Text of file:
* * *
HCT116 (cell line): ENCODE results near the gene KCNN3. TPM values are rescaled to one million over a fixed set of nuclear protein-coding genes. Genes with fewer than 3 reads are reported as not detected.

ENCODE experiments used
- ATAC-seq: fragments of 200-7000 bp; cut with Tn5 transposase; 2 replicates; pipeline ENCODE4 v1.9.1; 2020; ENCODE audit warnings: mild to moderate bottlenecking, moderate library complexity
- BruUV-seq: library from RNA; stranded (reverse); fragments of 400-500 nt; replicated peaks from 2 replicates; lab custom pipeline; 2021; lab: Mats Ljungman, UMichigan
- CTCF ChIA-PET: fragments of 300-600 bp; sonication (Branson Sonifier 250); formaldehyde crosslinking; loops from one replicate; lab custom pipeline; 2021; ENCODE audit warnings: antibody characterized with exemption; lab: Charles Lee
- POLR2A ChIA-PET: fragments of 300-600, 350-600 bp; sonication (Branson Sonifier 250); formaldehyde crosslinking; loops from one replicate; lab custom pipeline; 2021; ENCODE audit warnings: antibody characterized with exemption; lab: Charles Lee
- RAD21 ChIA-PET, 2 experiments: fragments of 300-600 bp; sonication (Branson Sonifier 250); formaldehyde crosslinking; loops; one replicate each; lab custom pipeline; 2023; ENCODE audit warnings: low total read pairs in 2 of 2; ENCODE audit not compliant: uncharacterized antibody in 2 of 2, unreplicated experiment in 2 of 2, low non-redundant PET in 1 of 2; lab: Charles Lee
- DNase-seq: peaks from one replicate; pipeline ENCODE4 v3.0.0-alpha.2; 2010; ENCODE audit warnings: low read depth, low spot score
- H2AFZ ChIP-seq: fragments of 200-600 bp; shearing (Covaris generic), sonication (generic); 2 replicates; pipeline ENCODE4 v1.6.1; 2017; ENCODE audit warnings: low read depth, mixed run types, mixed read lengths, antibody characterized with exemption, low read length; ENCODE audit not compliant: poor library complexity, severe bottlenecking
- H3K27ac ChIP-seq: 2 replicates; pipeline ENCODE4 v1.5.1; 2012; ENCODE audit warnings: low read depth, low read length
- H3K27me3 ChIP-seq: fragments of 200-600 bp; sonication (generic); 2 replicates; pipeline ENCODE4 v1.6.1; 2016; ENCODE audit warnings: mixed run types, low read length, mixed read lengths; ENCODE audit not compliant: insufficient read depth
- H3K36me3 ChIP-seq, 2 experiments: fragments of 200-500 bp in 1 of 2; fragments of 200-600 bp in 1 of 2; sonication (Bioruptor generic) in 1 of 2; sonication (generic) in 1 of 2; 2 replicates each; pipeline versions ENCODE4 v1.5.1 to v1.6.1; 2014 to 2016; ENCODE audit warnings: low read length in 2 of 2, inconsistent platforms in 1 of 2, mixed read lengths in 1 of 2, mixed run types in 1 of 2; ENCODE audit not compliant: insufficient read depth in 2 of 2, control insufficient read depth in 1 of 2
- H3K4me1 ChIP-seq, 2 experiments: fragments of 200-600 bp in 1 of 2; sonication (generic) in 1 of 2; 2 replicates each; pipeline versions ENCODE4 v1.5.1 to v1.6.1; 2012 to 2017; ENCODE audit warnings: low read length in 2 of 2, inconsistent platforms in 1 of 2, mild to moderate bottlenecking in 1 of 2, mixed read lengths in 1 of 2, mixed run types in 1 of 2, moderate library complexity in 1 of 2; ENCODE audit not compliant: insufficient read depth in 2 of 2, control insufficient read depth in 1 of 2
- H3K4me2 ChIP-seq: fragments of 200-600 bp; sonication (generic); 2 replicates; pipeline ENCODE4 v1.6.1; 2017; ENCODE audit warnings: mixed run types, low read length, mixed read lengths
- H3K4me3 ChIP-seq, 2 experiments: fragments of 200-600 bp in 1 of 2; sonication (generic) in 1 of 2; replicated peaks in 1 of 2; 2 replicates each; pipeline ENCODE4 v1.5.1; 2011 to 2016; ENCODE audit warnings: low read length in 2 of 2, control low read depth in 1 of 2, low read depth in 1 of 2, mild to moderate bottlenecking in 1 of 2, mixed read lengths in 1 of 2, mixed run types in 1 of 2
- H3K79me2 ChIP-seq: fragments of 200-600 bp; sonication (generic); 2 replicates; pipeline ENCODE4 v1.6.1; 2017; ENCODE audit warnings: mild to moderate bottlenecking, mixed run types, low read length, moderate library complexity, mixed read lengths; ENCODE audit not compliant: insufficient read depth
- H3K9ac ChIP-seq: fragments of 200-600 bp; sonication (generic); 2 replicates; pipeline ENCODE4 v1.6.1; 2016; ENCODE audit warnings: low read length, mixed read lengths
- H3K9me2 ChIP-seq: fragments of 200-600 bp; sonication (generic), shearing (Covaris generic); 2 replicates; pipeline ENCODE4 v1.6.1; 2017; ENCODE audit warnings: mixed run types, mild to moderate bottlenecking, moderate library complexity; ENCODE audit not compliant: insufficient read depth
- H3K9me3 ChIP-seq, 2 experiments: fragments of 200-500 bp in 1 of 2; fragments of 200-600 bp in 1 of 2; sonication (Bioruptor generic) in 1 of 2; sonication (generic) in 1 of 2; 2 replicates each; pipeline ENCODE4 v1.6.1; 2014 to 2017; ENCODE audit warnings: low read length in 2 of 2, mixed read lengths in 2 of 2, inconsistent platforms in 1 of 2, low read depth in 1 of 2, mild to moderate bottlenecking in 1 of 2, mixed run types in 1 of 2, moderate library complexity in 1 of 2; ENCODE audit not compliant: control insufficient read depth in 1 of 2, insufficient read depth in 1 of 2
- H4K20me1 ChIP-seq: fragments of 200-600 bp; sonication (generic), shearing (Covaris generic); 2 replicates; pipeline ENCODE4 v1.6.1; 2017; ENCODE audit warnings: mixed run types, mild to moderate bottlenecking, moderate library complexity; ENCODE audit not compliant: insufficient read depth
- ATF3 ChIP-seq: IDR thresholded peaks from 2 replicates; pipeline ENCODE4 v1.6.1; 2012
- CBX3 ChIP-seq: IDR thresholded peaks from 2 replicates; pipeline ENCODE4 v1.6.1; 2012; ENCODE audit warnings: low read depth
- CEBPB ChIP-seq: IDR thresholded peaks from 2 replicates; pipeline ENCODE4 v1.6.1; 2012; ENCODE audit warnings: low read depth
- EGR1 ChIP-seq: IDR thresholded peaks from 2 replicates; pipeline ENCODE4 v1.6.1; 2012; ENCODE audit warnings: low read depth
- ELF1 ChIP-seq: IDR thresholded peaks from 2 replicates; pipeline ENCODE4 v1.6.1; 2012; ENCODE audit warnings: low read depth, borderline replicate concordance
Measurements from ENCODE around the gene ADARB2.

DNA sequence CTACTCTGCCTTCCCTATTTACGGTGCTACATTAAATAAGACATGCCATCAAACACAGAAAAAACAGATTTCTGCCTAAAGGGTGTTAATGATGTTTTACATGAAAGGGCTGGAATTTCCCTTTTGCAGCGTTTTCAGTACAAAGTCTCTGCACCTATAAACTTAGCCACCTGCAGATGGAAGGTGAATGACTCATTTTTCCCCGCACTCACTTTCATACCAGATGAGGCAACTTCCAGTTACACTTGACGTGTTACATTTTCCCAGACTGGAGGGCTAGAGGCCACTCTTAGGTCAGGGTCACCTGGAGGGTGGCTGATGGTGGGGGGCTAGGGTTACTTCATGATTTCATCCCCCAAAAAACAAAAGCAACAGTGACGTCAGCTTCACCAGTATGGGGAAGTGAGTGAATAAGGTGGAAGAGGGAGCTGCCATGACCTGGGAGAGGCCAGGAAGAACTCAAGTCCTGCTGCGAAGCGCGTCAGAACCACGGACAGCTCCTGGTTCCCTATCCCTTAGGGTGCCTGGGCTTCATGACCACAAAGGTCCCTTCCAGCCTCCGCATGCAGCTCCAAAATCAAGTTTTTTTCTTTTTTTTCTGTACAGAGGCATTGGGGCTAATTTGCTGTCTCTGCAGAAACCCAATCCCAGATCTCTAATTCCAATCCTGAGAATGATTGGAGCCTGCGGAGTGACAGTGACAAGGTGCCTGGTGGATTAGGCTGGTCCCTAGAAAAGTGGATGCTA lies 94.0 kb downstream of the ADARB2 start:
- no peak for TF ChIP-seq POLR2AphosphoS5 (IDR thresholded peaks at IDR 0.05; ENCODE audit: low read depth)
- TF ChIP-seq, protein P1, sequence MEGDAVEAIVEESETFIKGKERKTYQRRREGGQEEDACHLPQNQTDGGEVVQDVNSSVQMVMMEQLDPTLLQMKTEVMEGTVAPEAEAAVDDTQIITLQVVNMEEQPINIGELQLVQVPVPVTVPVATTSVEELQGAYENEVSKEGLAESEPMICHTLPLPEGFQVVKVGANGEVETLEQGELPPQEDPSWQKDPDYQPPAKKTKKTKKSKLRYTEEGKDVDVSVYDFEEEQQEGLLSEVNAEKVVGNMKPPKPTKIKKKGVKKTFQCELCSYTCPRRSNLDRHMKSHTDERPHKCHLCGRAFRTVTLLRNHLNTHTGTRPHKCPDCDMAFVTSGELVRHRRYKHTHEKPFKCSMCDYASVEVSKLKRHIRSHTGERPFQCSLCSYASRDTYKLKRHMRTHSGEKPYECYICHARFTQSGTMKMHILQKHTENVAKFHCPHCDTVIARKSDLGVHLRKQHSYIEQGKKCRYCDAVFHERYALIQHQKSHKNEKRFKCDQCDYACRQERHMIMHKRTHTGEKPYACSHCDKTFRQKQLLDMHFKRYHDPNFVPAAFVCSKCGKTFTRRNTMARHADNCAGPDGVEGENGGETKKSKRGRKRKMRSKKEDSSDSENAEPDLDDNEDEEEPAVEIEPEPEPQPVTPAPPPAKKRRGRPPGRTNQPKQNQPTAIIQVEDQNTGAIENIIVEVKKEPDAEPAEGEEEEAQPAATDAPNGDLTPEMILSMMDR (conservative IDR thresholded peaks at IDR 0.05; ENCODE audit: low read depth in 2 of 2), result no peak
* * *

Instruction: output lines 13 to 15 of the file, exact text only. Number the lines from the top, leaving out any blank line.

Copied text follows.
- H3K4me1 ChIP-seq, 2 experiments: fragments of 200-600 bp in 1 of 2; sonication (generic) in 1 of 2; 2 replicates each; pipeline versions ENCODE4 v1.5.1 to v1.6.1; 2012 to 2017; ENCODE audit warnings: low read length in 2 of 2, inconsistent platforms in 1 of 2, mild to moderate bottlenecking in 1 of 2, mixed read lengths in 1 of 2, mixed run types in 1 of 2, moderate library complexity in 1 of 2; ENCODE audit not compliant: insufficient read depth in 2 of 2, control insufficient read depth in 1 of 2
- H3K4me2 ChIP-seq: fragments of 200-600 bp; sonication (generic); 2 replicates; pipeline ENCODE4 v1.6.1; 2017; ENCODE audit warnings: mixed run types, low read length, mixed read lengths
- H3K4me3 ChIP-seq, 2 experiments: fragments of 200-600 bp in 1 of 2; sonication (generic) in 1 of 2; replicated peaks in 1 of 2; 2 replicates each; pipeline ENCODE4 v1.5.1; 2011 to 2016; ENCODE audit warnings: low read length in 2 of 2, control low read depth in 1 of 2, low read depth in 1 of 2, mild to moderate bottlenecking in 1 of 2, mixed read lengths in 1 of 2, mixed run types in 1 of 2